I'm not sure I understand where the fanservice line gets drawn musically. My mom doesn't like hardcore metal, but is that because it's self-referential fanservice music or because she just doesn't like it? I mean, couldn't you chalk up any taste preferences to fanservice?
"Fanservice" doesn't just mean music with a cult following that a majority of people happen to find alienating -- that would, after all, condemn virtually everything I have ever done musically as fanservice. (Although maybe that's actually a fair assessment, I dunno.) Similarly, "fanservice" does not cover all music that is deliberately constructed to alienate people, nor does it cover all music that might be a bit of a tough slog for the uninitiated.
Fanservice is more specific than that -- it's a marker or signifier that serves no legitimate aesthetic purpose, but is there to stroke those in the in-crowd while simultaneously alienating even the most sophisticated and open-minded newbies.
Of course, the devil is in the details -- what counts as a "legitimate aesthetic purpose"? -- etc, etc. There is also the inconvenient truth that fanservice works -- it's fun to be part of a clique, even if your clique is widely regarded as uncool. (Sometimes especially if.) It's fun to spot obscure in-jokes or references that go over everyone else's head. It's fun to feel like you and your friends are musically knowledgeable/sophisticated/progressive/hardcore and everyone else is a bunch of pikers. Basically, it's fun to be pandered to.
So here are some examples of what I'd consider fairly unambiguous musical fanservice:
• ensemble orchestrations of classic jazz solos (Supersax, Lambert, Hendricks & Ross, etc). The only example I can think of where this actually works is Hal Overton's chart on "Little Rootie Tootie" from the Thelonious Monk Orchestra at Town Hall record.
• all of the hoary rituals surrounding classical concertgoing -- the no-clapping-between-movements rule, the taboo against speaking to the audience, the ridiculous tuxedos, various and sundry other bits of formalized pandering.
• the spiteful parody of Shostakovich 7 in the fourth movement of Bartók's Concerto for Orchestra, which is never actually funny. (Okay, almost never. But it's still a nasty bit of fanservice that seriously detracts from my enjoyment of what is otherwise one of my favorite Bartók works.)
• Milton Babbitt. "The Composer As Specialist" (aka "Who Cares If You Listen") is essentially one long defense of fanservice.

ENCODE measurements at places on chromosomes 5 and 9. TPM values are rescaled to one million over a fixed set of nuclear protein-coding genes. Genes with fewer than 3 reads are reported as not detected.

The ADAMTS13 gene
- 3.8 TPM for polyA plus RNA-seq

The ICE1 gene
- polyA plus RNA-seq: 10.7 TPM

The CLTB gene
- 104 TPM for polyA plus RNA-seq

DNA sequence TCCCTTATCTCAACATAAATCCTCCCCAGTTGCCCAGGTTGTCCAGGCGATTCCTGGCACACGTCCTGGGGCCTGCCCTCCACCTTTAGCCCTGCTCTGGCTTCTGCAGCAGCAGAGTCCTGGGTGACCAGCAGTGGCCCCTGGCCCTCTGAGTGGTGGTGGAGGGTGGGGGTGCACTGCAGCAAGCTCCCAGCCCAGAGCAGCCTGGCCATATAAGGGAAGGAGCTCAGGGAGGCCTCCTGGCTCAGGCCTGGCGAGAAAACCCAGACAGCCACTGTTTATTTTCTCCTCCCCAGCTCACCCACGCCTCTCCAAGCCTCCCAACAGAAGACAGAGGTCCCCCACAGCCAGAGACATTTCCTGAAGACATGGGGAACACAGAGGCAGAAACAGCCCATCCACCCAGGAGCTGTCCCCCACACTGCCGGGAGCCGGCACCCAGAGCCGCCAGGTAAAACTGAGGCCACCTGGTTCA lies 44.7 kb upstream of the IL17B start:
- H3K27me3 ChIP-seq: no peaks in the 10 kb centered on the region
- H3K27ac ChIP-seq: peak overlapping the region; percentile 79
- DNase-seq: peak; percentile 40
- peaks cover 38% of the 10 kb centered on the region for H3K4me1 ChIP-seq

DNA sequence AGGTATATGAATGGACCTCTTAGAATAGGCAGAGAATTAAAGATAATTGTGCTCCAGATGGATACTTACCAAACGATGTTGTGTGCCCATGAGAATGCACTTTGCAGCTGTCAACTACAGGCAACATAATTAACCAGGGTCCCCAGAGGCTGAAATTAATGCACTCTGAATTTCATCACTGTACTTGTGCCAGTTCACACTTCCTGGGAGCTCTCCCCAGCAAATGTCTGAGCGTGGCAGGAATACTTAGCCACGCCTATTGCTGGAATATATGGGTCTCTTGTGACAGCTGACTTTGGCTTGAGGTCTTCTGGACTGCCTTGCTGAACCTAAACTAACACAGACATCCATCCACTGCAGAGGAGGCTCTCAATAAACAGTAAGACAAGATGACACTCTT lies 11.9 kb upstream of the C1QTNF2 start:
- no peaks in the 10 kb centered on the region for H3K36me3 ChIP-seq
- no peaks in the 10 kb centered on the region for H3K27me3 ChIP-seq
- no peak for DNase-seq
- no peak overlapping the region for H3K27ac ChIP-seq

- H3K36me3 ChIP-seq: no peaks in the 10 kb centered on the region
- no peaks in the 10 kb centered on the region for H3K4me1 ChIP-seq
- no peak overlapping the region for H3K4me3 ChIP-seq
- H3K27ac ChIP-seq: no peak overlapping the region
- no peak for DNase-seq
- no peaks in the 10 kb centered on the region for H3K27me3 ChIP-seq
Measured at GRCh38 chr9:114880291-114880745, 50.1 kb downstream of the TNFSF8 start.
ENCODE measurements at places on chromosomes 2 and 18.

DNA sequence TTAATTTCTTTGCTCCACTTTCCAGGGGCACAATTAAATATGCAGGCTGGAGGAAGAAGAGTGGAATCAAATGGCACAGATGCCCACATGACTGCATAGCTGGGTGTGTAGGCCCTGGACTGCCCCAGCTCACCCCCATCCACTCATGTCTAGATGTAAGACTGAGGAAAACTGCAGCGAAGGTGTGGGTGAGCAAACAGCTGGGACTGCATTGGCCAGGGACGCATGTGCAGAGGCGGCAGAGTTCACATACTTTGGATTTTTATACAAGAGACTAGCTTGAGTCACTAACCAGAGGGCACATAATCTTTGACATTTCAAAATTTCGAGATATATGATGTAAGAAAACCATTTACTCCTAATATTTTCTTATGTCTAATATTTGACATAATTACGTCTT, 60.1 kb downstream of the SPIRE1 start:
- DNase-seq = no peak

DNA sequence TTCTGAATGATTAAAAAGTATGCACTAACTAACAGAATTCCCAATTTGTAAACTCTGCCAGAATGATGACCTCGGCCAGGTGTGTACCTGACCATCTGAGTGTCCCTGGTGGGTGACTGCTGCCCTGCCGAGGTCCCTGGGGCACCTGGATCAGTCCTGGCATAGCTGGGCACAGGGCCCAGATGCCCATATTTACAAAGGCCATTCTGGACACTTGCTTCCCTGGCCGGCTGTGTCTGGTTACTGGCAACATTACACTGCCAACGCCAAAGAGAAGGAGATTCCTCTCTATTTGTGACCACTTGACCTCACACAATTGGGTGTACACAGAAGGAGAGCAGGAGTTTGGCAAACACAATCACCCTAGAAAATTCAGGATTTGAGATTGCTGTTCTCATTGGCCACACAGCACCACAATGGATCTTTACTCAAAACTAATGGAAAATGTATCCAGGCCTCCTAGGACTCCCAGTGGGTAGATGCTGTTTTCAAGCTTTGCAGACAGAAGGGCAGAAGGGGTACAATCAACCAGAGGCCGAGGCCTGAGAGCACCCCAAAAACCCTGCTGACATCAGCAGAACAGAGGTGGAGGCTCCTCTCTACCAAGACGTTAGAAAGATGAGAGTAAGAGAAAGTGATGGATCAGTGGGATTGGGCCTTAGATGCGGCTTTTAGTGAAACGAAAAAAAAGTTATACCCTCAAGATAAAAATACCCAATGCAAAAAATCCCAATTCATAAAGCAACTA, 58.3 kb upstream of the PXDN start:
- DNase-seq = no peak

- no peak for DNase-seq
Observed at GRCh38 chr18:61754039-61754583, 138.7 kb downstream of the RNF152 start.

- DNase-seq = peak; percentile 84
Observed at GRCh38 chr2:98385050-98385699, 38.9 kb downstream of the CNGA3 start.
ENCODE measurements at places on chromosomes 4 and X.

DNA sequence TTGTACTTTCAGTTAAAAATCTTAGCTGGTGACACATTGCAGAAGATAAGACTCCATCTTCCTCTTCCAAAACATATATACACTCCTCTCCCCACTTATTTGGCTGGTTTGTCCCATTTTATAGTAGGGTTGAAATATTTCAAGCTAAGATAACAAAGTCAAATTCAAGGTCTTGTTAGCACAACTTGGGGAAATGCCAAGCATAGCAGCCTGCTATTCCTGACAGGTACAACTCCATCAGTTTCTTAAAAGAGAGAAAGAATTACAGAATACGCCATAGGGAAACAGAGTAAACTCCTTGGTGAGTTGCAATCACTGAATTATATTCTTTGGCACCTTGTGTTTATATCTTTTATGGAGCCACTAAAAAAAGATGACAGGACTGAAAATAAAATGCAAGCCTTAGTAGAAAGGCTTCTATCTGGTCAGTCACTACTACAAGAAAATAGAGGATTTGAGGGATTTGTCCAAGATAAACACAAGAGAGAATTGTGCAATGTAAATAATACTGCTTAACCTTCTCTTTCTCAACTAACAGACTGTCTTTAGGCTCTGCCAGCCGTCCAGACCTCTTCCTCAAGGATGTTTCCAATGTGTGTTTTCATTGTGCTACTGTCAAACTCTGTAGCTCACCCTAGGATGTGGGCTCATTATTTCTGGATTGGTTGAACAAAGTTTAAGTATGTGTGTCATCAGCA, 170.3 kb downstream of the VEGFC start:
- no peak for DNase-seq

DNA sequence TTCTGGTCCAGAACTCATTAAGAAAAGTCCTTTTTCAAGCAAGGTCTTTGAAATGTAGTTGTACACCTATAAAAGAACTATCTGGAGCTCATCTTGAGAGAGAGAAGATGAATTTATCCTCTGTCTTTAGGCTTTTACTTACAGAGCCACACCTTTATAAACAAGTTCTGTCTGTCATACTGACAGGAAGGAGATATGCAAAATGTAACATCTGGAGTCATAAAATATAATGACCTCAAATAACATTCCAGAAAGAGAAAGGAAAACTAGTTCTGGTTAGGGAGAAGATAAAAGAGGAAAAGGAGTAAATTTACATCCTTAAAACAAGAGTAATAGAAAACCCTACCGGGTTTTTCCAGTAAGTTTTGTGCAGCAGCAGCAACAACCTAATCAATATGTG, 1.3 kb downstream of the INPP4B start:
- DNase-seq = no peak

[And here is the official fanservice component of this post: add your own examples in comments!]
Keep in mind, some of the above I have actually enjoyed at one time or another -- I am certainly not immune to fanservice. And if the thing as a whole is good, it's easy to forgive the occasional burst of fanservice, even if it detracts or distracts. It's only when the entire work/subgenre/scene is built around creating and rewarding fanservice that we start to have a problem.
A commenter going by the name of medrawt said something else that I think is very pertinent:
Somewhere online I read someone say that essentially the "ideal" reader of Iron Man or Spiderman has ready every issue of the comic, has read all crossover issues with different titles, recalls all of them, and has the additional capacity to spontaneously forget those issues whose continuity would render the current issue unintelligible, until such time as some future writer chose to reference them in some way.
Here's one failsafe way you can tell if you, as a artist, are indulging in fanservice -- if you ever find yourself thinking anything remotely like this:
The ideal listener of my music has heard and analyzed everything I've ever created, is intimately familiar with all of the works that have ever influenced me and everyone I've ever collaborated with, has read all of the written statements I've made about my music, recalls all of this, and has the additional capacity to spontaneously forget those works and/or statements which have no bearing on my current output, until such time as I chose to revisit that creative period in some way."
1. Okay, if you clicked that link, I know you want to listen. I have been "enjoying" The Most Unwanted Song for many years, long before it became an internet phenomenon -- Society co-conspirator actually owns the CD, and likes to break it out at parties.